So I can't leave Emacs behind yet. I doubt I'll be able to leave it behind for a while. But I expect I'll be able to use LightTable for more and more serious work going forward.
December 30, 2013 · No Comments
This release contains minor bug fixes compared to 0.3.0, with the main focus being an overhaul of docstrings etc to improve the auto-gen'd documentation.
The community documentation for java.jdbc on clojure-doc has also had a major overhaul.
Details of this release:
- Add nil protocol implementation to ISQLParameter.
- Improve docstrings and add :arglists for better auto-generated documentation.
- Make insert-sql private - technically a breaking change but it should never have been public: sorry folks!
- Provide better protocol for setting parameters in prepared statements JDBC-86.
- Fix parens in two deprecated tests JDBC-85.
- Made create-table-ddl less aggressive about applying as-sql-name so only first name in a column spec is affected.
Please note that the 0.3.1 release is broken and should not be used.
December 17, 2013 · No Comments
The "gold" release of the Clojure contrib library that wraps JDBC is now available on Maven Central. This release has been in the works for most of this year, as it introduces large changes from the previous "gold" release (0.2.3) that aim to make the library more idiomatic and easier to use in a multi-threaded functional environment. In order to provide a smooth migration path, the old API from the 0.2.3 release has been moved wholesale to the clojure.java.jdbc.deprecated namespace, and the new API in 0.3.0 uses new naming for almost all of the (new) functionality.
The main API change is the removal of the dynamic global variable *db* and the with-connection macro. Instead you now pass the database spec as an explicit argument in all calls, and you can share connections across multiple SQL operations either by using connection pooling (recommended) or the new with-db-connection macro that takes an explicit binding for (a connected version of) the database spec.
A common problem with the old API when performing queries was that with-query-results required care because the result set was lazily constructed and it was easy to let that lazy sequence escape and have the connection closed before you had finished working on the results. The new API provides a query function that, by default, fully realizes the result set to avoid that problem. You can still process very large result sets lazily by passing :row-fn and/or :result-set-fn arguments to query.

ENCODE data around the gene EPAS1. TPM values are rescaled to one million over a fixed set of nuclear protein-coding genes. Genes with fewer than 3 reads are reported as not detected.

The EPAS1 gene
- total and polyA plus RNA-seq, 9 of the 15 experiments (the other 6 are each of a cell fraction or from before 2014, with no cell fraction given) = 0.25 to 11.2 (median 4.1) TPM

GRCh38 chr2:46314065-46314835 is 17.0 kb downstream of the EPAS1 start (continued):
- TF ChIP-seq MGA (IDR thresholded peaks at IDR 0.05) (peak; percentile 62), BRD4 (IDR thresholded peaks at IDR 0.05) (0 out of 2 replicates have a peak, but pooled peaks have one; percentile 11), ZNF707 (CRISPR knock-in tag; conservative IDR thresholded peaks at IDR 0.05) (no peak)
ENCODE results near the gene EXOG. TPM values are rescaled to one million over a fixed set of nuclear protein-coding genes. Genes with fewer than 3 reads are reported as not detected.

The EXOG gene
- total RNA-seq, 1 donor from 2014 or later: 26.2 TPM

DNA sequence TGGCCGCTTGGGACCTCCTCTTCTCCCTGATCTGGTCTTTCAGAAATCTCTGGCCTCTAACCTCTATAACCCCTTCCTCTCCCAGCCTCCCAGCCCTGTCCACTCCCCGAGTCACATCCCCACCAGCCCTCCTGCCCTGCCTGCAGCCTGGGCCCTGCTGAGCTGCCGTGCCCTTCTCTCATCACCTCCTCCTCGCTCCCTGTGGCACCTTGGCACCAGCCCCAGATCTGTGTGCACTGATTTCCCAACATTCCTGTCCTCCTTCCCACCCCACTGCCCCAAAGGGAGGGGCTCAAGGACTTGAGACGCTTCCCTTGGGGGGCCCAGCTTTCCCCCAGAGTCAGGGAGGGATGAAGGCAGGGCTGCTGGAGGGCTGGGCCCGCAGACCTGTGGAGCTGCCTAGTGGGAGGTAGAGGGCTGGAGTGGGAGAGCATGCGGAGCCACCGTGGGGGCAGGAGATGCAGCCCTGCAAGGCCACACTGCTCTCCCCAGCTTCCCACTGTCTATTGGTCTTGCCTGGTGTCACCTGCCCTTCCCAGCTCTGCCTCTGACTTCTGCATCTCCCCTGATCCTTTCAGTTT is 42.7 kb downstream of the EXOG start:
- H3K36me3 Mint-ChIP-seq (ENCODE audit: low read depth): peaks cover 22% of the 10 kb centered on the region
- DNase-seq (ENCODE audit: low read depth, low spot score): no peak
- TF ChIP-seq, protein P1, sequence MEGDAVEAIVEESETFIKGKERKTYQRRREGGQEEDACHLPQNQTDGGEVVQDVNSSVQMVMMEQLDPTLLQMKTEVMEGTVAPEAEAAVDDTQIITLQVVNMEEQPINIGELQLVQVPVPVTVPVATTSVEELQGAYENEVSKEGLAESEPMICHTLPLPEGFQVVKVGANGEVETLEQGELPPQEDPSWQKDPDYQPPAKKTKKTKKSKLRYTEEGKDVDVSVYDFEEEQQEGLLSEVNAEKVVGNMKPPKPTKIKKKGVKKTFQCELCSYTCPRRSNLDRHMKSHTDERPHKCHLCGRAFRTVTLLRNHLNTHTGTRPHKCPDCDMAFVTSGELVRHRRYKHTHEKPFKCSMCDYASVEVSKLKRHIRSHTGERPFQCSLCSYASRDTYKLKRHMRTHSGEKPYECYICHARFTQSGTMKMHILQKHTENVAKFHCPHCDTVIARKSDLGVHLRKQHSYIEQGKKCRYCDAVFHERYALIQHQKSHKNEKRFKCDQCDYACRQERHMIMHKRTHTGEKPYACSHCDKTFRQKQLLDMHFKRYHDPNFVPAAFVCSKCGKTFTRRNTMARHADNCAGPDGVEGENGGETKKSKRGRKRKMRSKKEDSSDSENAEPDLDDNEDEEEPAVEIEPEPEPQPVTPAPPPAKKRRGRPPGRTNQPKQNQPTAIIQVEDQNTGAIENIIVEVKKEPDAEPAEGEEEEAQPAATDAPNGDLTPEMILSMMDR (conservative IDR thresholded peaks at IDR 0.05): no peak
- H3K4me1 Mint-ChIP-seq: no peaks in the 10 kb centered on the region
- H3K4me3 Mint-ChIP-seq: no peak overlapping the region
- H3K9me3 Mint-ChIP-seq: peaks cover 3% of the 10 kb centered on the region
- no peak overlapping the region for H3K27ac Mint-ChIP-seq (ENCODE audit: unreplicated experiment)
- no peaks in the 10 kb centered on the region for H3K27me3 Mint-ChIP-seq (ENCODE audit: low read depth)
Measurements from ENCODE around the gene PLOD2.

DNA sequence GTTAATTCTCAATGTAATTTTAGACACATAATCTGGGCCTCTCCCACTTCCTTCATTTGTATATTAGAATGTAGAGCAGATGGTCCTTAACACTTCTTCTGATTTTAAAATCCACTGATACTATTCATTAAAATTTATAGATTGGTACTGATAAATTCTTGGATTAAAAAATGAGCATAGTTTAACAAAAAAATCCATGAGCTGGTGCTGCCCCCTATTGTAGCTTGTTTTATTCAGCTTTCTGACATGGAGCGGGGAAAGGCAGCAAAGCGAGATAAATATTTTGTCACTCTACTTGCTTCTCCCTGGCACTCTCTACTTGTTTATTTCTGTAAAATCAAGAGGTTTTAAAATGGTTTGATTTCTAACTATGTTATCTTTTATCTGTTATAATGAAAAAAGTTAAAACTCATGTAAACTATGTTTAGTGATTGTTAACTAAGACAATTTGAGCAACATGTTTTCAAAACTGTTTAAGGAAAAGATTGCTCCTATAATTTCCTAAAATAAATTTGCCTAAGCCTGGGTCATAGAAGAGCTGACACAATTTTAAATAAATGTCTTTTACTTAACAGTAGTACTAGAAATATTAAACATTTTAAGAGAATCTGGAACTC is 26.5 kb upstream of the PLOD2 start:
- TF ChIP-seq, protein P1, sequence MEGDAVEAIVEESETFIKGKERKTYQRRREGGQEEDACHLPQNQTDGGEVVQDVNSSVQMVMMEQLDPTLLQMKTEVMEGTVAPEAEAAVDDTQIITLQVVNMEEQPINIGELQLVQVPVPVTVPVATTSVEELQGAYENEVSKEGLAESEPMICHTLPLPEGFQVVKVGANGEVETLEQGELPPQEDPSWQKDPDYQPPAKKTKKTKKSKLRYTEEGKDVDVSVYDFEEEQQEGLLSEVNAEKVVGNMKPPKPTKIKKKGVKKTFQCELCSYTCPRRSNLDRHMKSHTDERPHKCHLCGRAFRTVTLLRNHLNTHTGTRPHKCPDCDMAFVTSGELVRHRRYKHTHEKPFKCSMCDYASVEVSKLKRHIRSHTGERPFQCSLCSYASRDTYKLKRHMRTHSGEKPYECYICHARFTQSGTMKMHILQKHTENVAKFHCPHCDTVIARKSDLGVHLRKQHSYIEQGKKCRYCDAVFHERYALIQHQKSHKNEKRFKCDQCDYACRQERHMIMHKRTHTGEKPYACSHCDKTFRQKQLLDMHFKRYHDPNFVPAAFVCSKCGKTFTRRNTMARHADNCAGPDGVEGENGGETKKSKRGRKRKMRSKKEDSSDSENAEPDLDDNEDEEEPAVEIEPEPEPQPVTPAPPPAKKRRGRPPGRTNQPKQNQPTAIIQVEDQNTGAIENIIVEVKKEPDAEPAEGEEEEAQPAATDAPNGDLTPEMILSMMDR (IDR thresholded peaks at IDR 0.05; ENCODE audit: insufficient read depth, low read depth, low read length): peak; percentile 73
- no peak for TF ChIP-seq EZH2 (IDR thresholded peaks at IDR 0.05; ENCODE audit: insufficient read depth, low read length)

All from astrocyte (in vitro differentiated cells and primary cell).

For more details of the new API, you can read the reference documentation for clojure.java.jdbc. For a summary of all the changes made since the 0.2.3 release, read the clojure.java.jdbc change log on Github. To use the library in your project, see the clojure.java.jdbc dependency information on Github.
Detailed documentation on using clojure.java.jdbc is being developed for the Clojure Documentation Site and will be found in the java.jdbc section of the Clojure ecosystems area, once the site has been refreshed from the markdown sources on Github.
December 13, 2013 · No Comments
Clojure's low-level JDBC wrapper inches closer to a gold 0.3.0 release with the first release candidate. Read more on clojure.java.jdbc's Github repo. The changes in this release are:
- Deprecate db-transaction (new in 0.3.0) in favor of with-db-transaction JDBC-81.
- Add with-db-metadata macro and metadata-result function to make it easier to work with SQL metadata JDBC-80.
- Add with-db-connection macro to make it easier to run groups of operations against a single open connection JDBC-79.
- Add ISQLValue protocol to make it easier to support custom SQL types for parameters in SQL statements JDBC-77.
- Add support for :isolation in with-db-transaction JDBC-75.
- Add :user as an alias for :username for DataSource connections JDBC-74.
November 24, 2013 · No Comments
Based on feedback from the community, I have released clojure.java.jdbc 0.3.0-beta2 to Maven Central.
This includes two very important changes:
- The clojure.java.jdbc.sql and clojure.java.jdbc.ddl namespaces have been removed.
- The API functions that were already marked as deprecated have moved to the clojure.java.jdbc.deprecated namespace
This means that if you depend on the clojure.java.jdbc.sql or clojure.java.jdbc.ddl namespaces, which were introduced in 0.3.0-alpha1, you will need to switch to the java-jdbc/dsl project (release 0.1.0 is on Clojars). The new namespaces in that project are java-jdbc.sql and java-jdbc.ddl. If you depend on these namespaces, I strongly recommend you migrate to a more sophisticated DSL, such as:
- HoneySQL - https://github.com/jkk/honeysql
- SQLingvo - https://github.com/r0man/sqlingvo
- Korma - http://www.sqlkorma.com
More importantly, if you depend on the older (0.2.3) API in clojure.java.jdbc, you'll need to switch to the clojure.java.jdbc.deprecated namespace in your code, until you can migrate to new API in clojure.java.jdbc instead.
These steps are more radical than I would have liked but they simplify the library and streamline the API - and the auto-generated documentation - which should reduce all the confusion expressed about the library right now. This will allow the library to move forward in a more focused manner, with an API that no longer depends on dynamic variables.